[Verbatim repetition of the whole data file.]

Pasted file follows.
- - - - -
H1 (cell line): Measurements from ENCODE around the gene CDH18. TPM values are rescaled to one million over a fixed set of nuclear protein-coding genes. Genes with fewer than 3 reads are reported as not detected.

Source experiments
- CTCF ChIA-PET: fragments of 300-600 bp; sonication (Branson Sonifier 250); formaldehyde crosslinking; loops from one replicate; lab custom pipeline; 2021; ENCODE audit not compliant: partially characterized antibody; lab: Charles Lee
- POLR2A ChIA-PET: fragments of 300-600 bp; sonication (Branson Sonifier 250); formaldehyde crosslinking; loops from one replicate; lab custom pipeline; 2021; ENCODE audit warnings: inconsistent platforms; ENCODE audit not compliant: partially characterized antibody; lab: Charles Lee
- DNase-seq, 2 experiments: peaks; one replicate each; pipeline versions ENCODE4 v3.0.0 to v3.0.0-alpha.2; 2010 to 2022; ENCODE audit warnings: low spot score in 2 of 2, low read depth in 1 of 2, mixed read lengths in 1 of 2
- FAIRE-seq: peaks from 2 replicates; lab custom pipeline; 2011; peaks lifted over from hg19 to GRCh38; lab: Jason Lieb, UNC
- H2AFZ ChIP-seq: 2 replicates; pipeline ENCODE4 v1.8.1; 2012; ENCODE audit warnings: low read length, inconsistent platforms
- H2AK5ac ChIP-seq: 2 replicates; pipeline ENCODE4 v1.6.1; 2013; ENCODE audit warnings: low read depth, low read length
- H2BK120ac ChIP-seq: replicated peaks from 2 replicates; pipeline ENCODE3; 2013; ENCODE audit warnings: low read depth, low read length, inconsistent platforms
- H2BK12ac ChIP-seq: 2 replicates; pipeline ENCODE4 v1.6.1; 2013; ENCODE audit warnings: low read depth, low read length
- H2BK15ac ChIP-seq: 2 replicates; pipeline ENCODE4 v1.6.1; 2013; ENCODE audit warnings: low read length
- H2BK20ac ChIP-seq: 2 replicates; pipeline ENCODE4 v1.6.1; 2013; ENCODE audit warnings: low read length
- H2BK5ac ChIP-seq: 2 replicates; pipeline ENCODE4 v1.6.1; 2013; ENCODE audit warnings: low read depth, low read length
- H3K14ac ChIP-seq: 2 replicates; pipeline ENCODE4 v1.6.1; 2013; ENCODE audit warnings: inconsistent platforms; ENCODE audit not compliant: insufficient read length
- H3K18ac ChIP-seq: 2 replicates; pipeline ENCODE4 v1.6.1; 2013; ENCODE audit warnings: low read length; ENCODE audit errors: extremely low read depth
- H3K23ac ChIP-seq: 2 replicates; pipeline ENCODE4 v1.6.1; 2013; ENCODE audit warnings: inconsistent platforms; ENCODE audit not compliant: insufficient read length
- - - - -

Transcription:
H1 (cell line): Measurements from ENCODE around the gene CDH18. TPM values are rescaled to one million over a fixed set of nuclear protein-coding genes. Genes with fewer than 3 reads are reported as not detected.

Source experiments
- CTCF ChIA-PET: fragments of 300-600 bp; sonication (Branson Sonifier 250); formaldehyde crosslinking; loops from one replicate; lab custom pipeline; 2021; ENCODE audit not compliant: partially characterized antibody; lab: Charles Lee
- POLR2A ChIA-PET: fragments of 300-600 bp; sonication (Branson Sonifier 250); formaldehyde crosslinking; loops from one replicate; lab custom pipeline; 2021; ENCODE audit warnings: inconsistent platforms; ENCODE audit not compliant: partially characterized antibody; lab: Charles Lee
- DNase-seq, 2 experiments: peaks; one replicate each; pipeline versions ENCODE4 v3.0.0 to v3.0.0-alpha.2; 2010 to 2022; ENCODE audit warnings: low spot score in 2 of 2, low read depth in 1 of 2, mixed read lengths in 1 of 2
- FAIRE-seq: peaks from 2 replicates; lab custom pipeline; 2011; peaks lifted over from hg19 to GRCh38; lab: Jason Lieb, UNC
- H2AFZ ChIP-seq: 2 replicates; pipeline ENCODE4 v1.8.1; 2012; ENCODE audit warnings: low read length, inconsistent platforms
- H2AK5ac ChIP-seq: 2 replicates; pipeline ENCODE4 v1.6.1; 2013; ENCODE audit warnings: low read depth, low read length
- H2BK120ac ChIP-seq: replicated peaks from 2 replicates; pipeline ENCODE3; 2013; ENCODE audit warnings: low read depth, low read length, inconsistent platforms
- H2BK12ac ChIP-seq: 2 replicates; pipeline ENCODE4 v1.6.1; 2013; ENCODE audit warnings: low read depth, low read length
- H2BK15ac ChIP-seq: 2 replicates; pipeline ENCODE4 v1.6.1; 2013; ENCODE audit warnings: low read length
- H2BK20ac ChIP-seq: 2 replicates; pipeline ENCODE4 v1.6.1; 2013; ENCODE audit warnings: low read length
- H2BK5ac ChIP-seq: 2 replicates; pipeline ENCODE4 v1.6.1; 2013; ENCODE audit warnings: low read depth, low read length
- H3K14ac ChIP-seq: 2 replicates; pipeline ENCODE4 v1.6.1; 2013; ENCODE audit warnings: inconsistent platforms; ENCODE audit not compliant: insufficient read length
- H3K18ac ChIP-seq: 2 replicates; pipeline ENCODE4 v1.6.1; 2013; ENCODE audit warnings: low read length; ENCODE audit errors: extremely low read depth
- H3K23ac ChIP-seq: 2 replicates; pipeline ENCODE4 v1.6.1; 2013; ENCODE audit warnings: inconsistent platforms; ENCODE audit not compliant: insufficient read length